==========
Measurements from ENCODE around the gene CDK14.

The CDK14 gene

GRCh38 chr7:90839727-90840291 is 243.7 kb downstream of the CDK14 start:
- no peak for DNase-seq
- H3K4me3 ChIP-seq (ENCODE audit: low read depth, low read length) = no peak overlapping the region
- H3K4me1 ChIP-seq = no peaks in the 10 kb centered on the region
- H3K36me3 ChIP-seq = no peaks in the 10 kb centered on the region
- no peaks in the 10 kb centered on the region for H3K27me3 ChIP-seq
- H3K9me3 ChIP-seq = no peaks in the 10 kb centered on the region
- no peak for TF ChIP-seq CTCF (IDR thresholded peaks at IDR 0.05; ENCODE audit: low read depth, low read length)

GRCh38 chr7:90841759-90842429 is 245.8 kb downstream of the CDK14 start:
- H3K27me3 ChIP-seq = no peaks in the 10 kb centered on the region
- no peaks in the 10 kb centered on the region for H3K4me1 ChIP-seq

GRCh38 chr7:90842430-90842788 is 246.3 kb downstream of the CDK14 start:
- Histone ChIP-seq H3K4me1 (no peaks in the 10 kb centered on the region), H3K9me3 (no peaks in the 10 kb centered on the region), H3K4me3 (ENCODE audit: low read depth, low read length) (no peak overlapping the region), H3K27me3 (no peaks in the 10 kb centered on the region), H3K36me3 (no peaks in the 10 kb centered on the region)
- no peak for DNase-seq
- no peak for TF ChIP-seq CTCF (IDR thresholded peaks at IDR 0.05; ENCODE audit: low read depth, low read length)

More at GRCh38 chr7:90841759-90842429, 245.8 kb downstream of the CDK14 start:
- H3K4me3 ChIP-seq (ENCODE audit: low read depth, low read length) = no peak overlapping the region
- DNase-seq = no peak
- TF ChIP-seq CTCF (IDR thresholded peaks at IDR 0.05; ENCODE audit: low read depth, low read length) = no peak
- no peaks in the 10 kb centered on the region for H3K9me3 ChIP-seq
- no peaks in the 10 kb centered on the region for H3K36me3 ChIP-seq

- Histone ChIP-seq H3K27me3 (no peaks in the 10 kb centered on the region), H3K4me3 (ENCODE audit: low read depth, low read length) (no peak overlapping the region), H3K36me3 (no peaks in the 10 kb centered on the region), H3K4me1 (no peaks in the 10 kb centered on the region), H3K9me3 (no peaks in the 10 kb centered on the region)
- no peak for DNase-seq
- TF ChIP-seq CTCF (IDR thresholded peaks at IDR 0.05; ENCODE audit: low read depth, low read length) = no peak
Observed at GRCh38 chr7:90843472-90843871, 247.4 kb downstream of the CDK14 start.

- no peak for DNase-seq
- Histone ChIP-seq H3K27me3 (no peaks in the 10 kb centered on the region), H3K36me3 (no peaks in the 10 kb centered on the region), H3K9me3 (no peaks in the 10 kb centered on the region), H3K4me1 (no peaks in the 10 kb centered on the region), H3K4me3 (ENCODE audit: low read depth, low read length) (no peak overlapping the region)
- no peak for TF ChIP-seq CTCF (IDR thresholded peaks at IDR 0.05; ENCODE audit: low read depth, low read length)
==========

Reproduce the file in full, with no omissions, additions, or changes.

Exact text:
Measurements from ENCODE around the gene CDK14.

The CDK14 gene

GRCh38 chr7:90839727-90840291 is 243.7 kb downstream of the CDK14 start:
- no peak for DNase-seq
- H3K4me3 ChIP-seq (ENCODE audit: low read depth, low read length) = no peak overlapping the region
- H3K4me1 ChIP-seq = no peaks in the 10 kb centered on the region
- H3K36me3 ChIP-seq = no peaks in the 10 kb centered on the region
- no peaks in the 10 kb centered on the region for H3K27me3 ChIP-seq
- H3K9me3 ChIP-seq = no peaks in the 10 kb centered on the region
- no peak for TF ChIP-seq CTCF (IDR thresholded peaks at IDR 0.05; ENCODE audit: low read depth, low read length)

GRCh38 chr7:90841759-90842429 is 245.8 kb downstream of the CDK14 start:
- H3K27me3 ChIP-seq = no peaks in the 10 kb centered on the region
- no peaks in the 10 kb centered on the region for H3K4me1 ChIP-seq

GRCh38 chr7:90842430-90842788 is 246.3 kb downstream of the CDK14 start:
- Histone ChIP-seq H3K4me1 (no peaks in the 10 kb centered on the region), H3K9me3 (no peaks in the 10 kb centered on the region), H3K4me3 (ENCODE audit: low read depth, low read length) (no peak overlapping the region), H3K27me3 (no peaks in the 10 kb centered on the region), H3K36me3 (no peaks in the 10 kb centered on the region)
- no peak for DNase-seq
- no peak for TF ChIP-seq CTCF (IDR thresholded peaks at IDR 0.05; ENCODE audit: low read depth, low read length)

More at GRCh38 chr7:90841759-90842429, 245.8 kb downstream of the CDK14 start:
- H3K4me3 ChIP-seq (ENCODE audit: low read depth, low read length) = no peak overlapping the region
- DNase-seq = no peak
- TF ChIP-seq CTCF (IDR thresholded peaks at IDR 0.05; ENCODE audit: low read depth, low read length) = no peak
- no peaks in the 10 kb centered on the region for H3K9me3 ChIP-seq
- no peaks in the 10 kb centered on the region for H3K36me3 ChIP-seq

- Histone ChIP-seq H3K27me3 (no peaks in the 10 kb centered on the region), H3K4me3 (ENCODE audit: low read depth, low read length) (no peak overlapping the region), H3K36me3 (no peaks in the 10 kb centered on the region), H3K4me1 (no peaks in the 10 kb centered on the region), H3K9me3 (no peaks in the 10 kb centered on the region)
- no peak for DNase-seq
- TF ChIP-seq CTCF (IDR thresholded peaks at IDR 0.05; ENCODE audit: low read depth, low read length) = no peak
Observed at GRCh38 chr7:90843472-90843871, 247.4 kb downstream of the CDK14 start.

- no peak for DNase-seq
- Histone ChIP-seq H3K27me3 (no peaks in the 10 kb centered on the region), H3K36me3 (no peaks in the 10 kb centered on the region), H3K9me3 (no peaks in the 10 kb centered on the region), H3K4me1 (no peaks in the 10 kb centered on the region), H3K4me3 (ENCODE audit: low read depth, low read length) (no peak overlapping the region)
- no peak for TF ChIP-seq CTCF (IDR thresholded peaks at IDR 0.05; ENCODE audit: low read depth, low read length)